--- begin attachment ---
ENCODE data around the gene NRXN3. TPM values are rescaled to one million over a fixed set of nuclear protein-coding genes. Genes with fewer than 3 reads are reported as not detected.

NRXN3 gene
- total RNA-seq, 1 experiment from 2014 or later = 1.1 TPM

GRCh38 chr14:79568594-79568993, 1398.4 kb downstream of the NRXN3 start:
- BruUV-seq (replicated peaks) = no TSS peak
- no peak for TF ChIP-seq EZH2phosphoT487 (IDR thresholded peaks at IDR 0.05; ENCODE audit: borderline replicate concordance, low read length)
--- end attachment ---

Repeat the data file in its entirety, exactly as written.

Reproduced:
ENCODE data around the gene NRXN3. TPM values are rescaled to one million over a fixed set of nuclear protein-coding genes. Genes with fewer than 3 reads are reported as not detected.

NRXN3 gene
- total RNA-seq, 1 experiment from 2014 or later = 1.1 TPM

GRCh38 chr14:79568594-79568993, 1398.4 kb downstream of the NRXN3 start:
- BruUV-seq (replicated peaks) = no TSS peak
- no peak for TF ChIP-seq EZH2phosphoT487 (IDR thresholded peaks at IDR 0.05; ENCODE audit: borderline replicate concordance, low read length)